Campus dining options need improvement

By Mia Ingui

I’m always hungry on this campus.

No matter what dining option I choose — out of the few places to eat at the College — I am always unsatisfied with my meal. Worse than that, I’m always still hungry. If there is one complaint I have about the College, it is that the dining options need improvement, and fast.

Let’s begin with Eickhoff Hall. It is great that there is a dining hall on campus that students can access as many times per day as they would like, but I leave Eickhoff undernourished and unhappy every time.

Though the dining hall has a decent number of options, there are only a select few that, as many students at the College have discovered, are remotely edible. It is difficult to serve a college that has more than 7,000 students, all with different tastes and dietary needs, however, grilling a few more pieces of chicken isn’t difficult.

Traditions is a sit-down dining option on campus. (tcnj.edu)

Then there is Traditions. This is a decent option, I’ll give it that. It’s nice to go to a sit-down restaurant every now and again when I have the time, and the food is not bad. But the service is slow and the menu is limited, which gets frustrating.

The revamped Lion’s Den offers some decent options, as well. Admittedly, I love the sushi, but the Lion’s Den is usually way too crowded to traverse during meal equivalency, and getting lunch could take more than half an hour. Students just do not have this kind of time to waste in the middle of their day.

There’s also the Education Café, which is overcrowded during meal equiv and carries a lot of the same unfilling options, as well as the KinetiCart in Armstrong Hall that is mostly convenient to engineering majors.

The last two dining options are the Library Café and T-Dubs. The line at the Library Café is always out the door, and T-Dubs is not open for meal equiv.

So, there you have it: our unimpressive, on-campus dining options. None of them really focus on healthy, fresh options nor are quick and efficient. None of them are consistently good every time.

Over in Campus Town, there’s more food at Mexican Mariachi Grill, Yummy Sushi and Panera Bread. Hold on, don’t get too excited. Even though there are some great dining options over in Campus Town, any food purchased at these dining establishments is not included on our meal plan.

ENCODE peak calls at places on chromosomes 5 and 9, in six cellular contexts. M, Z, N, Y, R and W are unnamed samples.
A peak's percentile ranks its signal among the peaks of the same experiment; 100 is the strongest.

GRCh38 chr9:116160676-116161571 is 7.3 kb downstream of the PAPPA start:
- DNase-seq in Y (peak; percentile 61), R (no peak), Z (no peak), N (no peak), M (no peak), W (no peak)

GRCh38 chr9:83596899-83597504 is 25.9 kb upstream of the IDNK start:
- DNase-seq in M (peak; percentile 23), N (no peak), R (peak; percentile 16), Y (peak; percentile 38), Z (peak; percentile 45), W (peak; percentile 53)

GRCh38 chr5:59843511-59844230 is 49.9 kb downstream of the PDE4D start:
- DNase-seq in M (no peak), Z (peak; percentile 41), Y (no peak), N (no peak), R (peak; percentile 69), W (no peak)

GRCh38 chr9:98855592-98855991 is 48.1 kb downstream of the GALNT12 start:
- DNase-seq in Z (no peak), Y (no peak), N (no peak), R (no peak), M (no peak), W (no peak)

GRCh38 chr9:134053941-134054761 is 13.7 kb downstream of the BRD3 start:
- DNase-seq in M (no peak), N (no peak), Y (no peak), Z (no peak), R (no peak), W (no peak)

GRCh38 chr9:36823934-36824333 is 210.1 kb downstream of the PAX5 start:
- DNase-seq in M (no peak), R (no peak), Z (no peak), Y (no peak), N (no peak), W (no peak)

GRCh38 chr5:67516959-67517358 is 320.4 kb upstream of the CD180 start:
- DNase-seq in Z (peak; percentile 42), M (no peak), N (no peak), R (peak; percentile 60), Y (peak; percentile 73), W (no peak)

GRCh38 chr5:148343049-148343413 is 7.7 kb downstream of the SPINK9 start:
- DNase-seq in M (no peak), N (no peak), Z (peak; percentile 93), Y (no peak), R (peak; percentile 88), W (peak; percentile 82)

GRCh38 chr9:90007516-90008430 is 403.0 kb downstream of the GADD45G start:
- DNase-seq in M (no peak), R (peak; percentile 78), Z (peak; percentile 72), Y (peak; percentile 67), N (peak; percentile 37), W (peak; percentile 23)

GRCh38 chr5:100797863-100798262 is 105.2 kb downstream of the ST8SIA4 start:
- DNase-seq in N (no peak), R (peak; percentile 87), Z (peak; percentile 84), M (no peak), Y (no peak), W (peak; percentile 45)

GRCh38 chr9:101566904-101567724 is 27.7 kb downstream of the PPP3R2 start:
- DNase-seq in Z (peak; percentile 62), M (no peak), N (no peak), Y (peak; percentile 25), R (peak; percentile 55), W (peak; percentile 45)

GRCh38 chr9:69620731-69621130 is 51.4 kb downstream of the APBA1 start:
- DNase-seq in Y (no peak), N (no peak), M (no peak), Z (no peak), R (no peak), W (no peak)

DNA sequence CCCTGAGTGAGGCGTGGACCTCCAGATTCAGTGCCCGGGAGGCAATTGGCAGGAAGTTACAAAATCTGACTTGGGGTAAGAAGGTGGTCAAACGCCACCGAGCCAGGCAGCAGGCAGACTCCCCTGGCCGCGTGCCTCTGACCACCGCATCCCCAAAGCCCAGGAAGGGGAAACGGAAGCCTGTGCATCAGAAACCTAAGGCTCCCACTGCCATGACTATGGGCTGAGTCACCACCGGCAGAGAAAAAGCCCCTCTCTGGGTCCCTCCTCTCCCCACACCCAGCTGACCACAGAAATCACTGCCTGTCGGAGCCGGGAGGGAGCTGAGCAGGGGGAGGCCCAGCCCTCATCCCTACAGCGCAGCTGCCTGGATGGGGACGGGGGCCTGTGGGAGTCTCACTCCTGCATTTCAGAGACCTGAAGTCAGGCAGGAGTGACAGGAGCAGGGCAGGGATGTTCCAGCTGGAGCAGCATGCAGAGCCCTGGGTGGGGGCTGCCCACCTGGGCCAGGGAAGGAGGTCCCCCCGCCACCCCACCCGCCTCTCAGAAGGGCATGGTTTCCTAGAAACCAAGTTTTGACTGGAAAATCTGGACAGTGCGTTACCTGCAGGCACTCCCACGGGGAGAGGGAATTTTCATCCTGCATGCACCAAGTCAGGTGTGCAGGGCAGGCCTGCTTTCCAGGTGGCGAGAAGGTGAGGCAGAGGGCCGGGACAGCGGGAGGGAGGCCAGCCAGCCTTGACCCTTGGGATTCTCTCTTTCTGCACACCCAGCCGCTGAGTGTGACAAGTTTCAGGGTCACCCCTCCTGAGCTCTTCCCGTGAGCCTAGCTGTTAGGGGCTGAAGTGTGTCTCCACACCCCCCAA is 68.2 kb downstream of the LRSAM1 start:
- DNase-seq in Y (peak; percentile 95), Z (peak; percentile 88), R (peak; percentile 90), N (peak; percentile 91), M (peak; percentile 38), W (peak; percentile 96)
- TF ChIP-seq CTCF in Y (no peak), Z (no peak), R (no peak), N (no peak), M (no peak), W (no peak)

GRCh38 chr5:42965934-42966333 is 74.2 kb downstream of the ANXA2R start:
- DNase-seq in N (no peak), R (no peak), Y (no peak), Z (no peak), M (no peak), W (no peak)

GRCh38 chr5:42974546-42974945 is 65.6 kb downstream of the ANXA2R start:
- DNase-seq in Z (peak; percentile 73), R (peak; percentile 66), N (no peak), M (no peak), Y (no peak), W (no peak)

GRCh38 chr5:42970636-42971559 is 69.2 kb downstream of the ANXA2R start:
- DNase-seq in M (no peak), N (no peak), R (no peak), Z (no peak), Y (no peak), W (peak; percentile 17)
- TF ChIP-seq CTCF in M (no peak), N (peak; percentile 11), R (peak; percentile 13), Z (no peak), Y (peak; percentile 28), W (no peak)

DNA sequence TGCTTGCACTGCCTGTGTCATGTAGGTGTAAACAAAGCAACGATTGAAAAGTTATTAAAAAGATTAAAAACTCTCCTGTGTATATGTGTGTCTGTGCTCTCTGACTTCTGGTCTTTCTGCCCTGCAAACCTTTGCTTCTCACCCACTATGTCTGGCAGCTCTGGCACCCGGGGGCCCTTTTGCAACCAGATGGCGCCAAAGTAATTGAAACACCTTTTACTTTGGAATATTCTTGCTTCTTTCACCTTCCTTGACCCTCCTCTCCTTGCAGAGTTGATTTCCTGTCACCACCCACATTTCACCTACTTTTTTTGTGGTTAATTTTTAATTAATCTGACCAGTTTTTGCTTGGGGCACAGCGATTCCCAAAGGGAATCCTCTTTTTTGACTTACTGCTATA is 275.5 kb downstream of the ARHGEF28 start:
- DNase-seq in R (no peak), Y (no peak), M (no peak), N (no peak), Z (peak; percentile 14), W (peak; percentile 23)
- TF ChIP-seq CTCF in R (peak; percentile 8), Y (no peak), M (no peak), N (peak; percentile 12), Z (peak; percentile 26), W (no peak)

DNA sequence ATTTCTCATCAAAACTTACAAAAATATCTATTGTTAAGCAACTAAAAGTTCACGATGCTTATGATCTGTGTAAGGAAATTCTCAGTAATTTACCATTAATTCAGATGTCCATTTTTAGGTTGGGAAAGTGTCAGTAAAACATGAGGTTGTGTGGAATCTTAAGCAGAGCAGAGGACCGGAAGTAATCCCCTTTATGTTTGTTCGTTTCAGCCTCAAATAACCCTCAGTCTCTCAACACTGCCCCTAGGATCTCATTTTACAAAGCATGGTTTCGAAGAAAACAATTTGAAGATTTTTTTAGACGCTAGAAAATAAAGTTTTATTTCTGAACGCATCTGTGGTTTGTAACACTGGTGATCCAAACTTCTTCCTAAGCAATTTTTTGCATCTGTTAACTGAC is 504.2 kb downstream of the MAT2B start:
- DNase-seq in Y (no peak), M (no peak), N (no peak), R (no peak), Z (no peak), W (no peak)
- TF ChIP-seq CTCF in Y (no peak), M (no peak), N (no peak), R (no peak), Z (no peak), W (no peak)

This may be the most unfair part of dining. Waving great places to eat right under poor, unsuspecting college students’ noses and then ripping it away. The cruelty.

I am a paying, enrolled student, and I can’t understand why the Campus Town dining options are not included on our meal plan. According to each college’s website, Temple, Rowan and Rutgers universities all have outside dining options near their campuses, such as Dunkin Donuts or Pizza Hut, that take “points,” or the allotted amount of money on students’ meal plans. All of the campuses include a main dining hall, but chain or locally owned eateries cater to college students and accept their meal plans.

Why can’t we do that?

I understand that Campus Town is considered an “offcampus” entity, but that is the case at the other schools, too, and all of them still accept student’s meal plans. That’s just the right thing to do. Campus Town should find a way to better accommodate its main population of customers: students here at the College.

Coming from a big Italian family, the one thing I miss from home more than anything else is being well-fed. There’s a loaf of Italian bread in just about every corner of my house. I would love for our college community to be able to treat themselves each day to a great meal without worrying about money or points, and to be full, nourished and happy.

A decent meal is a necessity, and I really think that the students’ laments on dining should be heard, acknowledged and acted upon.